the Ringing cedars of Russia
Vladimir Megre English translation by John Woodsworth

Book 5. Who are we? (2001)

Open letter

To Vladimir Vladimirovich Putin,

President of the Russian Federation

From Vladimir Nikolaevich Megre,

Citizen of the Russian Federation


Dear Vladimir Vladimirovich!

We live in a generation which must be very lucky indeed. We have before us a real opportunity to begin building a prosperous, flourishing state thoroughly protected from external aggressors, internal conflicts and crime. A state in which happy families will live in prosperity Our generation has the opportunity of not only building a splendid country, but of actually living in it, provided there is enough goodwill among the legislative powers that be to grant to every willing family one hectare of land for the purpose of establishing thereon its own kin’s domain. This simple action will suffice to call forth an impulse to creative endeavour on the part of the majority of people at various levels of society

The land should be granted free of charge, for lifetime use, with the right of inheritance. The produce grown on these kin’s domains should not be subject to any form of taxation.

You will agree, Vladimir Vladimirovich, that an abnormal, illogical state of affairs has now come about: every Russian is supposed to have a Motherland, but nobody can show exactly

where his piece of this Motherland is. If every family receives one and transforms it into a flourishing corner of Paradise, Russia as a whole will become a magnificent land.

Current policies on national development do not inspire people into creativity, since it is not clear where or to what kind of future they are leading. The forging of a democratic, economically developed state on the Western model has been rejected — intuitively, perhaps — by the majority of the population. And I think this is all to the good. Common sense makes us ask ourselves: Why should any of us in particular, or we as a nation, waste our efforts on building a state which will only be racked by drugs, prostitution and gangsterism? All those things are part of Western society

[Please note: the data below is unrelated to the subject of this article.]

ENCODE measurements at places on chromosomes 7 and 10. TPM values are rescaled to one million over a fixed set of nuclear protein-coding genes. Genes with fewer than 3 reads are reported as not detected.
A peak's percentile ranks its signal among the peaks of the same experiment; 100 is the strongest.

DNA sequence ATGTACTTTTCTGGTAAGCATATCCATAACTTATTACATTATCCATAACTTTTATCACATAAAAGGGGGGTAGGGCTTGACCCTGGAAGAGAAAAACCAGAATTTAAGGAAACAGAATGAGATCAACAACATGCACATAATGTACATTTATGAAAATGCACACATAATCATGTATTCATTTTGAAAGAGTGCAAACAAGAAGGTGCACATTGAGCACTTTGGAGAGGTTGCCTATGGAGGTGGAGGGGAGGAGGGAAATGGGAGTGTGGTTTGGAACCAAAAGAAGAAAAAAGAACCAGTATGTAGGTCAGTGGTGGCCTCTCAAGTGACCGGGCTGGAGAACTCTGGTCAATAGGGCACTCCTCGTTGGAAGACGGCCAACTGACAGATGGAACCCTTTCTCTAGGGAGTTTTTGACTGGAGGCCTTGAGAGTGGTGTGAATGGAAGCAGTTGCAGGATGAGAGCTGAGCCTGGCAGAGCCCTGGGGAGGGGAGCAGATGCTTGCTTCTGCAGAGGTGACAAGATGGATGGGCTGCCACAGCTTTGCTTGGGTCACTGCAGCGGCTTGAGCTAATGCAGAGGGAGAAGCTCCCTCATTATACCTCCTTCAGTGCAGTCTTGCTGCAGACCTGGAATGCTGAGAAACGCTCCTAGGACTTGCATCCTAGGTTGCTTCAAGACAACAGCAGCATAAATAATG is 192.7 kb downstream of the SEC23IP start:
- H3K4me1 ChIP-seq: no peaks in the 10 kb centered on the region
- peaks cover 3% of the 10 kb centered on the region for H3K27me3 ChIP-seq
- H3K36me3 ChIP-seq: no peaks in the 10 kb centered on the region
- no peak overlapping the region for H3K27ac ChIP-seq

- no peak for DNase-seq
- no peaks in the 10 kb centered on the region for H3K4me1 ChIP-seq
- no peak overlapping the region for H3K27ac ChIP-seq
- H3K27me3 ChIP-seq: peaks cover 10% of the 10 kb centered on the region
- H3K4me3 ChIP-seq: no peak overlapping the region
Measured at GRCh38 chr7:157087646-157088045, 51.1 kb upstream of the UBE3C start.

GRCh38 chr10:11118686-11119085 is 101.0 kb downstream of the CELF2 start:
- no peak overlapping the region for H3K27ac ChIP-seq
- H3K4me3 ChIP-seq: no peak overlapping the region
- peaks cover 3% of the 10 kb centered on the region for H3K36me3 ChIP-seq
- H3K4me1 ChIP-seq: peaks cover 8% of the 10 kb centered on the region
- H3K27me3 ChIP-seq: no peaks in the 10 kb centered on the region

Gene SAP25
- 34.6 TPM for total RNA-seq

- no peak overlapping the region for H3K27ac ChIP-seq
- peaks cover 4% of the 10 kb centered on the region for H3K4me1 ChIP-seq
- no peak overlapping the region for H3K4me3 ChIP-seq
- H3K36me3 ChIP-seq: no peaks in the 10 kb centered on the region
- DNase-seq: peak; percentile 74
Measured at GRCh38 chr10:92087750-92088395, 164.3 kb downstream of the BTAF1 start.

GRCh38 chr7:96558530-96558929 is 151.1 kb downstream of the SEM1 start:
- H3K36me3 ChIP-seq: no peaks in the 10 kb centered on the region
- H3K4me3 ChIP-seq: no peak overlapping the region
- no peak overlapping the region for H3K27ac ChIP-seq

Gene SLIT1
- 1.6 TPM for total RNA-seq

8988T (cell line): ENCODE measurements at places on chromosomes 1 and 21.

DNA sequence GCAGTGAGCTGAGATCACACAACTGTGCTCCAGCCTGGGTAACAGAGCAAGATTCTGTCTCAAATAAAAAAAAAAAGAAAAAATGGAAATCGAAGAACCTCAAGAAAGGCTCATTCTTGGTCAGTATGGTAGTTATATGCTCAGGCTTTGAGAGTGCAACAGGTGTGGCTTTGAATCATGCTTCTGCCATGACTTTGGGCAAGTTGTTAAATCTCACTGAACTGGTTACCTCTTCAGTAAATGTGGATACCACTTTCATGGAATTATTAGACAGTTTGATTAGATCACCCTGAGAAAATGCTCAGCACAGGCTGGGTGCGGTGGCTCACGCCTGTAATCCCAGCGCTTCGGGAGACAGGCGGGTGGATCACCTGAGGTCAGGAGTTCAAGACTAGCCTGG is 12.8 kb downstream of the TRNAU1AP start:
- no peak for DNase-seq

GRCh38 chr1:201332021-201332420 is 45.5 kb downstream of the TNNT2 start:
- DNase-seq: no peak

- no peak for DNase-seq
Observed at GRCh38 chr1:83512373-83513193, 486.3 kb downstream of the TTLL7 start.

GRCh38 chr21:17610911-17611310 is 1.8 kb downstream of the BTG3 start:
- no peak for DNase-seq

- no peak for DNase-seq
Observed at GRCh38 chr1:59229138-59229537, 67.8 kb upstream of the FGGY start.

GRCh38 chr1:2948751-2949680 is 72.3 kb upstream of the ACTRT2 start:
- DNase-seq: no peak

We used to think that the so-called developed societies enjoyed an abundance of food products, but now it is clear that this abundance has been achieved at the expense of applying all sorts of chemical additives and poisonous chemicals to the soil, as well as genetic engineering. We have seen that imported food products have nowhere near the taste quality of our own. In Germany, for example, people gladly buy potatoes brought in from Russia.

In a number of countries the government has become con-cerned over this situation and mandated special labelling of genetically modified produce. Scientists, too, are becoming more and more concerned. America and Germany are among those countries that have the highest per-capita cancer rates in the world. Do we have to go down the same path?

I don’t think it is a path that inspires very many people. But our country has come to tolerate the promotion of foreign goods and the Western way of life. We have become resigned to the appearance in our midst of more and more diseases, to the fact that we can now drink water only out of bottles we buy at the store and that the population of Russia is decreasing by 750,000 souls a year. It’s all just like in the West.


After all, the birthrate has fallen in highly developed countries too. We are trying our hardest to be like them. But I have been hearing from people who live in these countries, hearing about their hopes — their hopes that Russia is searching for and will inevitably find its own path of development, and show the whole world a happier way of life.

Mr President, you, no doubt, have received various pro-posals for the future development of our country If this new proposal appears questionable in comparison with others you have seen, I would ask you to test it on an experimental basis in regions where the respective governors can discern in it a grain of common sense.